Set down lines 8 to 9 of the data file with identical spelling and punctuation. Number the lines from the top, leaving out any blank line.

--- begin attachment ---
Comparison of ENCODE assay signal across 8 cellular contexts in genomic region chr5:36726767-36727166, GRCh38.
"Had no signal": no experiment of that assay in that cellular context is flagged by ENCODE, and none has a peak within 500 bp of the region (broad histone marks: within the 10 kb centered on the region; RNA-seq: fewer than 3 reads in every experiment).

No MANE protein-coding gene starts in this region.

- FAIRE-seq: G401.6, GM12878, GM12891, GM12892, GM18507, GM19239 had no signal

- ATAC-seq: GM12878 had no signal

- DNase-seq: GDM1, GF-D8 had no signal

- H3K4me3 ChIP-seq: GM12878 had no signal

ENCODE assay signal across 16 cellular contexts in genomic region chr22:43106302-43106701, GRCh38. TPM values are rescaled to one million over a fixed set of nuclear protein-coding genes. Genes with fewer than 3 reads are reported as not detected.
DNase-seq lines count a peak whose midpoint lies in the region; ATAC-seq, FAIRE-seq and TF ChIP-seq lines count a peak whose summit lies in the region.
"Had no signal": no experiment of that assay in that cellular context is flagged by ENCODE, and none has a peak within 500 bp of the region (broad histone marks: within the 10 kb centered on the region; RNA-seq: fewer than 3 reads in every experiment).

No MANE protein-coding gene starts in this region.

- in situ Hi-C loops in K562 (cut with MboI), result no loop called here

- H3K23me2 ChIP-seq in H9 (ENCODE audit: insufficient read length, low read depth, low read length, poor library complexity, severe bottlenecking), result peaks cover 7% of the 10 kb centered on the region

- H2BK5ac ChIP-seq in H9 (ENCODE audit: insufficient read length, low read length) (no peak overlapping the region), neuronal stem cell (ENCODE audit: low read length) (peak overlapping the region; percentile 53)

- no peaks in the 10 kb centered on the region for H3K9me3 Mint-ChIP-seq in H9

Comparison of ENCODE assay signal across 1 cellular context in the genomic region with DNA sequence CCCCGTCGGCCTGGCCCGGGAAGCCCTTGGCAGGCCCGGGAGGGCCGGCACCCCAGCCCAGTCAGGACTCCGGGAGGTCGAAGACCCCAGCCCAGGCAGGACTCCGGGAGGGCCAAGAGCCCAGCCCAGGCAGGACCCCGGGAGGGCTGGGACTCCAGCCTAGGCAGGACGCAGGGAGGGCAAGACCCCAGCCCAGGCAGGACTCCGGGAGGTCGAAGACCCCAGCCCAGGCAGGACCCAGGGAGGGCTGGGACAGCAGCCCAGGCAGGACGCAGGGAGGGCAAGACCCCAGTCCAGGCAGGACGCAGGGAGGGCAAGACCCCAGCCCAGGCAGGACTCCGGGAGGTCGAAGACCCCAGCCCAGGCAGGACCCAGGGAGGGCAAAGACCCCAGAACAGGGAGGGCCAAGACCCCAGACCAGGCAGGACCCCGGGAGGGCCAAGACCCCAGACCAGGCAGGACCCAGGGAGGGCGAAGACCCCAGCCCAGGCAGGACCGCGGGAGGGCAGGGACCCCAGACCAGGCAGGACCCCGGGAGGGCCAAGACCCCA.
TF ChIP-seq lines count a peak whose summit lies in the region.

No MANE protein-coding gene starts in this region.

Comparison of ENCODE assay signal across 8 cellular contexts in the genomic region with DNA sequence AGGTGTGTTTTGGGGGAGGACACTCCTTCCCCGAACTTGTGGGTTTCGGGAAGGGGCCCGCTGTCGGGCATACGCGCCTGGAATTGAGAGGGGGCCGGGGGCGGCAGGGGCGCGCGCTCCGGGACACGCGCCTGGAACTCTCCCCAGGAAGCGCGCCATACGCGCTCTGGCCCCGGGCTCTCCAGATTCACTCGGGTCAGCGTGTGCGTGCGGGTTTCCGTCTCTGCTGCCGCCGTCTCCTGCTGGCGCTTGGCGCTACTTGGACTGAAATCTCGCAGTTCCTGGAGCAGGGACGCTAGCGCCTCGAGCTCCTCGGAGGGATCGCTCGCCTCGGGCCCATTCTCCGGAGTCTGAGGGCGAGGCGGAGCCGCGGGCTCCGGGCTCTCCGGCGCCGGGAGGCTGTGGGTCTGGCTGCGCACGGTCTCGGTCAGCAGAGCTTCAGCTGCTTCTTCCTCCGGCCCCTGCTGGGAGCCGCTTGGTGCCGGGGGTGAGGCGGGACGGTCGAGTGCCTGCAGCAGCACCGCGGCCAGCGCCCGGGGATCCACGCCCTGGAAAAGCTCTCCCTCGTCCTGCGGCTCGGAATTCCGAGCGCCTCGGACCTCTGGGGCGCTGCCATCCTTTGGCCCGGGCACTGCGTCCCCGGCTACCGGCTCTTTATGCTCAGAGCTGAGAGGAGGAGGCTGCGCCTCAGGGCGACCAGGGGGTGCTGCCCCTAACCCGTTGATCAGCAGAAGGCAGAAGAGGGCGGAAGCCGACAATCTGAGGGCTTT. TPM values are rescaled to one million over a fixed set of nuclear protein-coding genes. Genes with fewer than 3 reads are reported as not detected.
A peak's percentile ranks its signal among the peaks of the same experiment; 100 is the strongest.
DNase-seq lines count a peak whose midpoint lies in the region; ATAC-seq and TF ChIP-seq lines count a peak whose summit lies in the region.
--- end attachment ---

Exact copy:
ENCODE assay signal across 16 cellular contexts in genomic region chr22:43106302-43106701, GRCh38. TPM values are rescaled to one million over a fixed set of nuclear protein-coding genes. Genes with fewer than 3 reads are reported as not detected.
DNase-seq lines count a peak whose midpoint lies in the region; ATAC-seq, FAIRE-seq and TF ChIP-seq lines count a peak whose summit lies in the region.